Ukrainian ambassador to UK: ‘We need support to survive’

Washington says there are 190,000 Russian troops on Ukraine's border, despite Kremlin claiming it pulled soldiers back

Ukrainian soldiers take part in tactical drills at a training ground in Ukraine as the country prepares for a possible Russian invasion. Press Service of the Ukrainian Air Assault Forces via Reuters
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A Russian invasion of Ukraine would spark a humanitarian crisis incomprehensible in modern Europe, the Ukrainian ambassador to the UK has warned, saying “no one can appreciate the scale of it”.

As European leaders grapple with the possibility of a devastating and destabilising conflict spreading beyond Ukraine, Vadym Prystaiko told The National that the continent would not be able to escape the ripple effects of Russian military action in the former Soviet state.

The threat of a Russian invasion hangs over Ukraine while leaders in the West scramble to increase diplomatic efforts to de-escalate the crisis.

Mr Prystaiko said the demand for refuge among Ukrainians fleeing violence would be only one of Europe’s woes if Russia attacks its neighbour.

‘We could not have imagined this’

“Forty million people … bigger than France and Germany … being attacked on the European continent, I believe the spill out and the fallout out of this, no one can appreciate the scale of it,” Mr Prystaiko said.

“I’m not talking about immigration waves, because Ukraine managed to observe those almost two million people who have been displaced from the occupied areas.

“But the whole tragedy of people being killed in Europe, this is something that more or less 70 years after the [Second World War], we can’t even imagine. In Ukraine, we can’t even imagine [it], even though we’ve been living through it.”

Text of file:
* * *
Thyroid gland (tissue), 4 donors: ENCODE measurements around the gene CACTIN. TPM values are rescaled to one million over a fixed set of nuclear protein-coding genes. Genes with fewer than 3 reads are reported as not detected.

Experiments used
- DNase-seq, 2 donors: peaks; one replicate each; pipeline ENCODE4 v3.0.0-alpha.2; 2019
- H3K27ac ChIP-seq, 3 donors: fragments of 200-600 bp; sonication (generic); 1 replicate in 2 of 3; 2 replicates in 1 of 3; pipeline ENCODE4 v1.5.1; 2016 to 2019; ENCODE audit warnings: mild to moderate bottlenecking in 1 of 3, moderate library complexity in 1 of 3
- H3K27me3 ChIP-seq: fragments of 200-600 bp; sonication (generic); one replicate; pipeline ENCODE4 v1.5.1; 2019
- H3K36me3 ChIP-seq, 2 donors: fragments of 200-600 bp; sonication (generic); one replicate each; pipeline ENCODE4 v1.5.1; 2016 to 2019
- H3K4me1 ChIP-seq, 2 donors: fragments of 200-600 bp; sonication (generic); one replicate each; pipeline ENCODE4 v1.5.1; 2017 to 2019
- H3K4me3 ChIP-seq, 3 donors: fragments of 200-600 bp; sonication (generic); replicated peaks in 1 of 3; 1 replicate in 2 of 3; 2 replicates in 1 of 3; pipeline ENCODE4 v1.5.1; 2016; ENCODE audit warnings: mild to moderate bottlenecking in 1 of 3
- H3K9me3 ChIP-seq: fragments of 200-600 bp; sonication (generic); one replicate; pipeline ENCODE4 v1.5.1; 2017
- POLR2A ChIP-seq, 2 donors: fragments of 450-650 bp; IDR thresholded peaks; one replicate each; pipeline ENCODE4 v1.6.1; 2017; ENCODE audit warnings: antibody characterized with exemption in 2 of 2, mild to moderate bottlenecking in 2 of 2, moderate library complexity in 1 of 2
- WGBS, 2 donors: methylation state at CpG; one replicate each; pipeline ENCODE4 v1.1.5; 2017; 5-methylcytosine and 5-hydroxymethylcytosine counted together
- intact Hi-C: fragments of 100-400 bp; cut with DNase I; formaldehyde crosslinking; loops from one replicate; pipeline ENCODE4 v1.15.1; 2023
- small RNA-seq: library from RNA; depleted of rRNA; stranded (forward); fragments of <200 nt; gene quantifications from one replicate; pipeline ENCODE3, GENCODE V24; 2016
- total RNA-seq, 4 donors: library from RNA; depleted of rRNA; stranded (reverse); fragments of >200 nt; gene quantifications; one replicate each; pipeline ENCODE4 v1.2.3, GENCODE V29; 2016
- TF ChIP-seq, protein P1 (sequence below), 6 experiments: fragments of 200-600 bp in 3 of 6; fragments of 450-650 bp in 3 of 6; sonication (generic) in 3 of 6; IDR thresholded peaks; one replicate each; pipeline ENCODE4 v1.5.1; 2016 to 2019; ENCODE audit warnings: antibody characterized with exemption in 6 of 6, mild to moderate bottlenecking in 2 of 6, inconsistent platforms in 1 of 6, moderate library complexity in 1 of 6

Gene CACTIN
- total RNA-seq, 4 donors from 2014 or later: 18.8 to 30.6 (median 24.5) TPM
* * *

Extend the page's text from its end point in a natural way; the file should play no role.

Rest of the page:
He had earlier addressed a crowd of Ukrainians outside Downing Street.

Dozens of people had turned up to protest against Russian aggression and urge UK Prime Minister Boris Johnson to step up his pressure on the Kremlin.

Mr Prystaiko welcomed Britain’s threat to cut Russia out of London’s money market if it decides to send troops and tanks into Ukraine, saying it was a “good message” to send to Russian President Vladimir Putin.

However, he argued the package of sanctions should have been imposed in 2014 when Russia annexed Crimea and backed rebels to fight against Ukrainian troops in the eastern Donbas region.

“They should have told any aggressor that fighting with the Ukrainian people is so 19th/20th Century,” he said.

“We now can live in a different world.

“That was a good message [Putin] received, that there is somebody willing to stand against him because he’s used to bullying everybody, bullying smaller states like Belarus, Kazakhstan, Georgia, Moldova, all those places.

“Now he came for the bigger state like [Ukraine] and he is just getting more and more emboldened. He thinks that he can do everything [but] now nations are standing strong, as united nations.

“That’s exactly the purpose of union — Nato is talking as one voice. That’s what Russia does not like. The wedge they want to draw in is not working, nations are standing united.”